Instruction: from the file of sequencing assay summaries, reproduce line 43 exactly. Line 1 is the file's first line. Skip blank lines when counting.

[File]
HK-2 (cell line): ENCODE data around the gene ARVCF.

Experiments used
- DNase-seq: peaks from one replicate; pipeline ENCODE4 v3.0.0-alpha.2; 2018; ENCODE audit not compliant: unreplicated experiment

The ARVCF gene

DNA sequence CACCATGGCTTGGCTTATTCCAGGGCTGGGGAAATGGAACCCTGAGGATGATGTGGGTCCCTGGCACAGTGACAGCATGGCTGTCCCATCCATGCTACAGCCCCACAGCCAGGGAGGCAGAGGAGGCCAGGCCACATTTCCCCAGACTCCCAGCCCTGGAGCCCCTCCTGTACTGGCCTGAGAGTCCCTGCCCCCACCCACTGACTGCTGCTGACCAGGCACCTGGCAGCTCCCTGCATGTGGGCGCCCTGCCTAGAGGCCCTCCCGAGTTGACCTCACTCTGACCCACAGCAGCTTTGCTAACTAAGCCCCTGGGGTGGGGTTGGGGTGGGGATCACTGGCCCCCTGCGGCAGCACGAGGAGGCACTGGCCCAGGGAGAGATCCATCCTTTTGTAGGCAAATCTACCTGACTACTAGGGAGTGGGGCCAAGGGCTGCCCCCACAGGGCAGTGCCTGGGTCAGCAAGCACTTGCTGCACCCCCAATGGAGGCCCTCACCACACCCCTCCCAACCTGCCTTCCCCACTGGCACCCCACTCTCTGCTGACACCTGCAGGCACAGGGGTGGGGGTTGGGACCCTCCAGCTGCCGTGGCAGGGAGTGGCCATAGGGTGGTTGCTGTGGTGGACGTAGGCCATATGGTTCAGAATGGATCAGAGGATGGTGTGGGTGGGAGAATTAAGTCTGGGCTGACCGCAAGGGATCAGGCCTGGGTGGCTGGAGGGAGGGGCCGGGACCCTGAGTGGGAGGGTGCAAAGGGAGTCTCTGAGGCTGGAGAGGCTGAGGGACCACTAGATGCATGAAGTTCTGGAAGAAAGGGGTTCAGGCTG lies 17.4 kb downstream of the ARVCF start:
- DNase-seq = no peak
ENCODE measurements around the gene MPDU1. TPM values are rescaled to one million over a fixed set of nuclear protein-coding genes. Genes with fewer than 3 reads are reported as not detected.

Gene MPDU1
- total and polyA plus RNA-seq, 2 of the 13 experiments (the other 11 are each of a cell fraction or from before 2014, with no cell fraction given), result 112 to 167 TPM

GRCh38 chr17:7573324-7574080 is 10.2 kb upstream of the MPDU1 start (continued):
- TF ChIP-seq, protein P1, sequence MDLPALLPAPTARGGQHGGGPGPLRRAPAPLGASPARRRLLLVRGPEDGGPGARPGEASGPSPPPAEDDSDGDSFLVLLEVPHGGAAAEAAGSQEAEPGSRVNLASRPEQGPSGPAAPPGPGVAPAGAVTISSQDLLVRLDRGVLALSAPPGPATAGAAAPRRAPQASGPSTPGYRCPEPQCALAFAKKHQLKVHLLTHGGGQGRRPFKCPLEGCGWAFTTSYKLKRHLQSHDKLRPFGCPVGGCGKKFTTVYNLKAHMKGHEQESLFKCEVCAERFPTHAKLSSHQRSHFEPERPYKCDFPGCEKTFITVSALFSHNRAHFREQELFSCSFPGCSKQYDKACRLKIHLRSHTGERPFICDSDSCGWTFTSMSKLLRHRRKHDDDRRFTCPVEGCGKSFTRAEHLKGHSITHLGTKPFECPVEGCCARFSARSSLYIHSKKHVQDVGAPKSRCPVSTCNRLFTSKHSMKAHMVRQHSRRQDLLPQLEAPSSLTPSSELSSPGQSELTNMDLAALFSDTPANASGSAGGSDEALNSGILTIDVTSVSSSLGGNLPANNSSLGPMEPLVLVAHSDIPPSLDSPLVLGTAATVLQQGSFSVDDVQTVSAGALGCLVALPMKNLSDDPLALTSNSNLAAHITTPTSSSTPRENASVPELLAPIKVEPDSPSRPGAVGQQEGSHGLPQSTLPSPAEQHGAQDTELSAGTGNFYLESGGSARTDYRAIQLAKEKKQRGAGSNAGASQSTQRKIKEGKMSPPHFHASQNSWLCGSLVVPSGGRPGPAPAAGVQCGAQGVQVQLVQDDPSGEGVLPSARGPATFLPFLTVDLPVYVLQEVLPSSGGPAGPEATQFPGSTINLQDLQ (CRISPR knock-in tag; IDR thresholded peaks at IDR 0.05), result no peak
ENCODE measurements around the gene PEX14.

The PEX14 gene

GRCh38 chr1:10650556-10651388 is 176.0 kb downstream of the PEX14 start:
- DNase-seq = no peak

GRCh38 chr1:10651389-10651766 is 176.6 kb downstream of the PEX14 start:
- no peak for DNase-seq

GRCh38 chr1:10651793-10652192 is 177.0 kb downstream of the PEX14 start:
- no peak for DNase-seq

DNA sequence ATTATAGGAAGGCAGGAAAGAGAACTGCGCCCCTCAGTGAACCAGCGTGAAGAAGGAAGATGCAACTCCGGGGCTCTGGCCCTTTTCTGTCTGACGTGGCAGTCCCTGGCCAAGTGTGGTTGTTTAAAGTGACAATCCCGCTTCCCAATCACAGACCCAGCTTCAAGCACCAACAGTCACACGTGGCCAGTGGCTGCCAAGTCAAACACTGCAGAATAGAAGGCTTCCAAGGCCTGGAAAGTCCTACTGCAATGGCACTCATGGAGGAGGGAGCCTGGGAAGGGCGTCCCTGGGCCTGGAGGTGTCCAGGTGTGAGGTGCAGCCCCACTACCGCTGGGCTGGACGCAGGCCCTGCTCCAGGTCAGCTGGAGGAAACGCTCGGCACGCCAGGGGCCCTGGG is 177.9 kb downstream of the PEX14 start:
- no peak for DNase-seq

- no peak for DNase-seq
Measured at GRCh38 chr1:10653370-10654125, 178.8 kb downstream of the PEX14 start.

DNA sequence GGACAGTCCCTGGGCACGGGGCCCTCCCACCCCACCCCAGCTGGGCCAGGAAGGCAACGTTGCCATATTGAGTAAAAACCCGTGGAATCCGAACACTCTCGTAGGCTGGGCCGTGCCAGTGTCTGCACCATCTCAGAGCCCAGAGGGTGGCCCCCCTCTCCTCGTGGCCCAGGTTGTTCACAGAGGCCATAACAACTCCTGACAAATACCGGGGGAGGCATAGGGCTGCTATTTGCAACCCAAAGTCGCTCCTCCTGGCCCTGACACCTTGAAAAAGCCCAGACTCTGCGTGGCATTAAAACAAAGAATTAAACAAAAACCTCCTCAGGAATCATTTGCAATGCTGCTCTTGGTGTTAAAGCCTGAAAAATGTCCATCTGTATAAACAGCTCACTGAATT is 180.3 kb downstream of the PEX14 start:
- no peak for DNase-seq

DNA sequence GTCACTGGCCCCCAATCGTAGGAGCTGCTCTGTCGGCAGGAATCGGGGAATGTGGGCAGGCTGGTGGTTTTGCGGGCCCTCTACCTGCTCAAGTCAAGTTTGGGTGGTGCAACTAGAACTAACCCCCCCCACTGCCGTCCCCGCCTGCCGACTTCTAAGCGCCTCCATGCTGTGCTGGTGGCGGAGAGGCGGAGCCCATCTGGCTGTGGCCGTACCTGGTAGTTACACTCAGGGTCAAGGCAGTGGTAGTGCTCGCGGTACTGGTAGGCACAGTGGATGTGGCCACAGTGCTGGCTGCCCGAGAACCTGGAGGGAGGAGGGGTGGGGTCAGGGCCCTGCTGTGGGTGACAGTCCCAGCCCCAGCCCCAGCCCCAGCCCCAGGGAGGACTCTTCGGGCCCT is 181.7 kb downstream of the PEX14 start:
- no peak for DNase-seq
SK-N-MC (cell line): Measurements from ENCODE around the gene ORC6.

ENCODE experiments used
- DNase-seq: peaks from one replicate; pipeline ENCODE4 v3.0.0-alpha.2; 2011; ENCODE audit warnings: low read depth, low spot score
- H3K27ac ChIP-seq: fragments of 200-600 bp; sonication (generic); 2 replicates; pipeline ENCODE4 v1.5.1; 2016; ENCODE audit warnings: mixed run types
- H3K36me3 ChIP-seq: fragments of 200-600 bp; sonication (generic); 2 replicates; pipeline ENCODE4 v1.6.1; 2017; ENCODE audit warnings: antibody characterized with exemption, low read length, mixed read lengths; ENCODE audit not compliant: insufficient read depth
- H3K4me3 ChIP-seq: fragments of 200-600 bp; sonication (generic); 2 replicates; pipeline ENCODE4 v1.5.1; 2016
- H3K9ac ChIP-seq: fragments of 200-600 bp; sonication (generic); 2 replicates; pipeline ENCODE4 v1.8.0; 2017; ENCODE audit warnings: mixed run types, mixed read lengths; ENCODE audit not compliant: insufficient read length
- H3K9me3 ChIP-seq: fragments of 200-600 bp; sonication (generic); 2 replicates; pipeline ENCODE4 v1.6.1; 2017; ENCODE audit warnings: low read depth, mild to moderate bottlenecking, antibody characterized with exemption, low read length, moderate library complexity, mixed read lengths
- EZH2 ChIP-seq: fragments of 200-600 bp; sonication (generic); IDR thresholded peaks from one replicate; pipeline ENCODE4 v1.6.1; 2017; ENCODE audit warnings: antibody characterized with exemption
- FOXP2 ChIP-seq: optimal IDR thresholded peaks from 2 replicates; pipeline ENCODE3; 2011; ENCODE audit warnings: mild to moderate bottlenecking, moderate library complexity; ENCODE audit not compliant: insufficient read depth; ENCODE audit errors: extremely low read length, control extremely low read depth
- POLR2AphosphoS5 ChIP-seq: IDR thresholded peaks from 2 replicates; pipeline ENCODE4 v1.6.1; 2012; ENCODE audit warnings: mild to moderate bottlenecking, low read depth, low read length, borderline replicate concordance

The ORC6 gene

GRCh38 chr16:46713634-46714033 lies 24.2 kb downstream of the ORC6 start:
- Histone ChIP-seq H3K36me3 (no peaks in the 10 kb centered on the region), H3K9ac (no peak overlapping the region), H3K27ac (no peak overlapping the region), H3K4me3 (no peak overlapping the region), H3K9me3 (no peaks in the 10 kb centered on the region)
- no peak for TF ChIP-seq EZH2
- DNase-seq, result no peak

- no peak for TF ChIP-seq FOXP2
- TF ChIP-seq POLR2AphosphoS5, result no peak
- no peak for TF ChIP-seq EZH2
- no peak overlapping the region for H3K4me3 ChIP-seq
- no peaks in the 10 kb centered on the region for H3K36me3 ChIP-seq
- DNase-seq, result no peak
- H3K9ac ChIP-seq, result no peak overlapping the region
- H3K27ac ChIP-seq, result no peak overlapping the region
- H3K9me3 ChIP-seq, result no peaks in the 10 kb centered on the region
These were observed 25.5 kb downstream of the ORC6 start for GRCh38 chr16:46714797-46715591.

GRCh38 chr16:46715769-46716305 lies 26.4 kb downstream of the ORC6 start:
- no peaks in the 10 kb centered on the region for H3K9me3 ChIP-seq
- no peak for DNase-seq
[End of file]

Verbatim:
- DNase-seq, result no peak